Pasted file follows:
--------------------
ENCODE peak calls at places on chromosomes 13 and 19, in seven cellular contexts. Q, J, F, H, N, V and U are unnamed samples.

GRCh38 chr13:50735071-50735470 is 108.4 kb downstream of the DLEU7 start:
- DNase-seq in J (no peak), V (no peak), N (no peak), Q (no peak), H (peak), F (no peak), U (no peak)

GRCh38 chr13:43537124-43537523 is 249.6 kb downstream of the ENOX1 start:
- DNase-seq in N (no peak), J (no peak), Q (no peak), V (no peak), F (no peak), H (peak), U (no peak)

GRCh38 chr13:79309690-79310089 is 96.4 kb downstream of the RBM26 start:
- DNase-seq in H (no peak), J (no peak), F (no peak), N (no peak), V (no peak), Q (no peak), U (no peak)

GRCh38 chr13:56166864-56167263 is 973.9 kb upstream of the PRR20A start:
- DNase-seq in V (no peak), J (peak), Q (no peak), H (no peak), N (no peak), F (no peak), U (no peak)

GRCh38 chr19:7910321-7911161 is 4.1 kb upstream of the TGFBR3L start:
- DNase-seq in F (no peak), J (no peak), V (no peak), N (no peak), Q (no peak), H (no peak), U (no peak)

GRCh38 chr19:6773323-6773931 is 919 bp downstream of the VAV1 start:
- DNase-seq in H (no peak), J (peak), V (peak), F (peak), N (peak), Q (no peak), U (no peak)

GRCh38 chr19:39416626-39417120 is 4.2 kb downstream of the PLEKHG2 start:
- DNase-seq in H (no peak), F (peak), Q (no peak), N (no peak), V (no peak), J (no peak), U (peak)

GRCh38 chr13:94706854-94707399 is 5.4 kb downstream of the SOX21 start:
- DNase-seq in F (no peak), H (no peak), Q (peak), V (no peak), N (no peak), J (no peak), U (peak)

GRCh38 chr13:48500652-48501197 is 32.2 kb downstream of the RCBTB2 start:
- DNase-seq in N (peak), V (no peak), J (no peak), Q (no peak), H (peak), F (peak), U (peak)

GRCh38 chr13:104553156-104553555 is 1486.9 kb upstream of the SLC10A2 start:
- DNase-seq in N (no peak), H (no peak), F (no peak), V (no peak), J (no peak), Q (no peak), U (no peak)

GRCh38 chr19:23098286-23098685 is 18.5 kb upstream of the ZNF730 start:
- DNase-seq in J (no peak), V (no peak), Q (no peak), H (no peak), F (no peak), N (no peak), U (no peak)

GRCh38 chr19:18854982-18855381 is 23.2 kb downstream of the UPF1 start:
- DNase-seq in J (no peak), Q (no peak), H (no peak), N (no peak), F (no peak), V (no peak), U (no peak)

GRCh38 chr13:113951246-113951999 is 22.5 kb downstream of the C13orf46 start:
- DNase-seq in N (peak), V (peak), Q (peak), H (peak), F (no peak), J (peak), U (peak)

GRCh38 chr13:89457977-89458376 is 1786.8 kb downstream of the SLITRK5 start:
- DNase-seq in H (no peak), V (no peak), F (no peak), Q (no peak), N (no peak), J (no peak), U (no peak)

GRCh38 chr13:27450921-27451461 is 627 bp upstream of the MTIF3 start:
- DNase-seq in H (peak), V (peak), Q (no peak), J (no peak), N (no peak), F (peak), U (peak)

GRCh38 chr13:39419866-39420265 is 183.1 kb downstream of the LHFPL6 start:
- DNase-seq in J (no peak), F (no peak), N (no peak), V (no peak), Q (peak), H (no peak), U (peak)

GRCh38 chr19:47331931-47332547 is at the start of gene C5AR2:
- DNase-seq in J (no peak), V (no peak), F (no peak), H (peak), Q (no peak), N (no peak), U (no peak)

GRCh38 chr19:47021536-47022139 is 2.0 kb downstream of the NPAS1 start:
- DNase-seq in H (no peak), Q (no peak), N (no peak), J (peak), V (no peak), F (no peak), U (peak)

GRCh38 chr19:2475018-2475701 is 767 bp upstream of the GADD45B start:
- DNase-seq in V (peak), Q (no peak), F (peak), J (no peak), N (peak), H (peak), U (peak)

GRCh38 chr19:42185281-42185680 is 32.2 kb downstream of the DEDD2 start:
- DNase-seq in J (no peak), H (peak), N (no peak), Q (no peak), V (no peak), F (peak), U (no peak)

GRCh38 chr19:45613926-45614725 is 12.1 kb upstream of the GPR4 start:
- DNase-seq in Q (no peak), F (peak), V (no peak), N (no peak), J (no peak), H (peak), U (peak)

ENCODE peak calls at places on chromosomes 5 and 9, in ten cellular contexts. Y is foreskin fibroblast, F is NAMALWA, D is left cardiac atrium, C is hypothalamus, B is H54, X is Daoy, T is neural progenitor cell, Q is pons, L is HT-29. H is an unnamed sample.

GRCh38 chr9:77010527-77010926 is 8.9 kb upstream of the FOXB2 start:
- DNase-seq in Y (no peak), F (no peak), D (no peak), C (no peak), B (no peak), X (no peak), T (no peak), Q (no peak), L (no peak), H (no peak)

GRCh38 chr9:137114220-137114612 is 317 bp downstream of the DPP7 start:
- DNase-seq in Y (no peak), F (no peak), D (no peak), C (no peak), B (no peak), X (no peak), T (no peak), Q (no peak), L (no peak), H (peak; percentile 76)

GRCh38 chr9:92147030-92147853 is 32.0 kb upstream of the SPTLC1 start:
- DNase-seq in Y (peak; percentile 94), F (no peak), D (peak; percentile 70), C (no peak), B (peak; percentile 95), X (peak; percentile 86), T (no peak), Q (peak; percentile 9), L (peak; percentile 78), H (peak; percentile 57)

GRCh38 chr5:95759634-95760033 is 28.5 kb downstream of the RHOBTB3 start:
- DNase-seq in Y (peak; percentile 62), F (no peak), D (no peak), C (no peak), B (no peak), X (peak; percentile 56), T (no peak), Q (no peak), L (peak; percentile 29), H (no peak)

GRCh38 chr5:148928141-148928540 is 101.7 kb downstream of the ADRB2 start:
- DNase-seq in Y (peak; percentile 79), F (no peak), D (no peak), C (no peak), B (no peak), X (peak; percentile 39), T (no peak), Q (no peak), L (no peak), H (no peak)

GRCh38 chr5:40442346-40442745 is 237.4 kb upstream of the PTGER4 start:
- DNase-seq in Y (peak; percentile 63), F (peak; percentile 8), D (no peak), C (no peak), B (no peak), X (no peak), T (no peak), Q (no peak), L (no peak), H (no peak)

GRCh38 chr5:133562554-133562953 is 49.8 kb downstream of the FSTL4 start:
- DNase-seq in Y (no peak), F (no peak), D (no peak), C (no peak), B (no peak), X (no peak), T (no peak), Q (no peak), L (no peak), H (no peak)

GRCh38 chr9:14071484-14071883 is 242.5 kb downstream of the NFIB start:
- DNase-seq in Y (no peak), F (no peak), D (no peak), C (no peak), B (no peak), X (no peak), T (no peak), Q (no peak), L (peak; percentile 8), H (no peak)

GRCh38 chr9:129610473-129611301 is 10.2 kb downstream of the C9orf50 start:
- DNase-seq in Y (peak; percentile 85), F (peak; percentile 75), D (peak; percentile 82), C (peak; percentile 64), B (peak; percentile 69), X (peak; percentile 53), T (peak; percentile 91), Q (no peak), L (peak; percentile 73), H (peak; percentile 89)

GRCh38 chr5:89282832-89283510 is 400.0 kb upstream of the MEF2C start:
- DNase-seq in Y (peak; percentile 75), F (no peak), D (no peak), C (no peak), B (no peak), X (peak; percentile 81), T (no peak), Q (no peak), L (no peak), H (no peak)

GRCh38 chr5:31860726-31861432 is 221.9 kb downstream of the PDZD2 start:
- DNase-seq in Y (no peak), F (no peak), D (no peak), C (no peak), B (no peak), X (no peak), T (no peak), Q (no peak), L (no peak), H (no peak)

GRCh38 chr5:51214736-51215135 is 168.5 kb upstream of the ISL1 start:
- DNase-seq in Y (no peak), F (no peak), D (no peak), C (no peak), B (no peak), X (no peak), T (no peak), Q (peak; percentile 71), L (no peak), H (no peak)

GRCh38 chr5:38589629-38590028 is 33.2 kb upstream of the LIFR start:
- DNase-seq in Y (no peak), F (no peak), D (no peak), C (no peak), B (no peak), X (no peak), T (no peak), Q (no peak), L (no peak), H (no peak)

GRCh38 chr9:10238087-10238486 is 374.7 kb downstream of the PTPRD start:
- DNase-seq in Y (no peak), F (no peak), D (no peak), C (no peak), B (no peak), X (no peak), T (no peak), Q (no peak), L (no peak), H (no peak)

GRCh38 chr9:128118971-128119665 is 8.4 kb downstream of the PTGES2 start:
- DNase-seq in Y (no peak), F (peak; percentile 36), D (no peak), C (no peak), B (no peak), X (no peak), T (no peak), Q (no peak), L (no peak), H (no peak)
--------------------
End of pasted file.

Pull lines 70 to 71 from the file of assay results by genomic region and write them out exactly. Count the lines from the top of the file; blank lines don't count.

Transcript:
- DNase-seq in Y (no peak), F (no peak), D (no peak), C (no peak), B (no peak), X (no peak), T (no peak), Q (no peak), L (no peak), H (no peak)

GRCh38 chr9:10238087-10238486 is 374.7 kb downstream of the PTPRD start: